CHATTANOOGA, Tenn., Nov. 24 (UPI) — A sixth child has died from injuries in a school bus crash in Tennessee, police confirmed.
“Our hearts & prayers go out to the family,” the Chattanooga Police Department announced on Twitter late Wednesday afternoon.
None of the fatalities have been identified.
Five other children remain in hospitals Wednesday, and their identifies and conditions have not been revealed.
Three fourth-graders, a first-grader and a kindergartner died in the crash.
Families were making funeral plans or keeping vigil beside hospital beds one day before Thanksgiving.
Johnthony Walker, 24, was driving the bus with 37 children from Woodmore Elementary School on Monday afternoon. Authorities said he deviated from the normal route and the bus was going too fast when it hit a mailbox, a utility pole and then the tree. The speed limit was 30 mph.
Christopher Hart, chairman of the National Transportation Safety Board, said at a news conference Wednesday that investigators had “ascertained that Talley Road was not on the designated route for that school bus.”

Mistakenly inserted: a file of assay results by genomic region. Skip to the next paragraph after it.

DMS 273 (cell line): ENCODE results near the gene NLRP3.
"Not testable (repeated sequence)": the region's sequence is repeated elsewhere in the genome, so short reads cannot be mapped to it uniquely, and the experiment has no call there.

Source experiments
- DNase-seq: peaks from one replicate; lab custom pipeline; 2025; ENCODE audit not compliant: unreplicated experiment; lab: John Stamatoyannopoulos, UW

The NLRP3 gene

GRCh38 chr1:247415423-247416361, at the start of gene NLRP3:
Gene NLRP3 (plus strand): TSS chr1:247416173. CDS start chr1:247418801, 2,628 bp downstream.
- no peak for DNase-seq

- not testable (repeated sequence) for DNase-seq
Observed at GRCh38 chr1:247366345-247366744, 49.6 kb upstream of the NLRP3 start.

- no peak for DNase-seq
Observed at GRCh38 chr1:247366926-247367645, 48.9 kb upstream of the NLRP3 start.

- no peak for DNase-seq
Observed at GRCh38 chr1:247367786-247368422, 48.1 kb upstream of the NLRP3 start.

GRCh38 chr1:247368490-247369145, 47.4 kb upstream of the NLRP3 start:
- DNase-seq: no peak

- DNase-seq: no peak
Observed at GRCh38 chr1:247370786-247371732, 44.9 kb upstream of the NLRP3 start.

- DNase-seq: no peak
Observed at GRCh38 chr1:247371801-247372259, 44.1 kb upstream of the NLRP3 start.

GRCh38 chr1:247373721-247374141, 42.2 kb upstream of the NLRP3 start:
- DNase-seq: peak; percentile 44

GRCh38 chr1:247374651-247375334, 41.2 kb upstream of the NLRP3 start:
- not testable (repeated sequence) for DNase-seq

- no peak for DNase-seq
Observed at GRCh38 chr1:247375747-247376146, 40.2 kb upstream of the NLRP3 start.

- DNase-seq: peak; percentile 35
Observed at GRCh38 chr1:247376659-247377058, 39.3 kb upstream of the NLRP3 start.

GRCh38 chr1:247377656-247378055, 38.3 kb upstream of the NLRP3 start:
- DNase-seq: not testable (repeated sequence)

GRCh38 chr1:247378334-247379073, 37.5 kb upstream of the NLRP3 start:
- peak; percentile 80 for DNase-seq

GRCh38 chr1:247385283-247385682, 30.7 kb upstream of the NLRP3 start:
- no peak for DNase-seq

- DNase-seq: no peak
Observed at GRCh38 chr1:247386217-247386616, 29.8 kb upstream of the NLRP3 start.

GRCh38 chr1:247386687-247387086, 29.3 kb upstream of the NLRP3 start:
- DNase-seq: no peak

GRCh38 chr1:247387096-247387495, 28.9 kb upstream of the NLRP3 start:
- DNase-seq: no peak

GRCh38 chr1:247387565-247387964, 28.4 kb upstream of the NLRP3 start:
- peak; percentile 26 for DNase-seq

The driver has been charged with vehicular homicide as well as reckless endangerment and reckless driving
At a news conference, Chattanooga police Sgt. Austin Garrett said that blood tests conducted by the Tennessee Bureau of Investigation showed that Walker had no drugs or alcohol in his system.
Video from the front, back and side of the bus is being examined, he said.
Investigators haven’t spoken to any of the 31 surviving children on the bus, but Garrett said “we will in the future.”
The Hamilton County Board of Education confirmed in a statement Wednesday that it had received complaints recently about the “way he operated his bus.”
Walker received his commercial driver license in April and worked for the private Durham School Services company that contracted with Hamilton County schools. Walker had a school bus crash in September, according to Chattanooga police.
Also Wednesday, Gov. Bill Haslam said he promised a review of safety protocol to “make certain that we don’t have one more of these.”
“It’s time for us to step back, all of us — local school boards, the state — and look at the whole school bus process,” Haslam said outside Woodmore Elementary School. He said the “thorough review” would include everything “from how we hire drivers, to how we ensure safety of the equipment, to whether there’s seat belts on those buses.”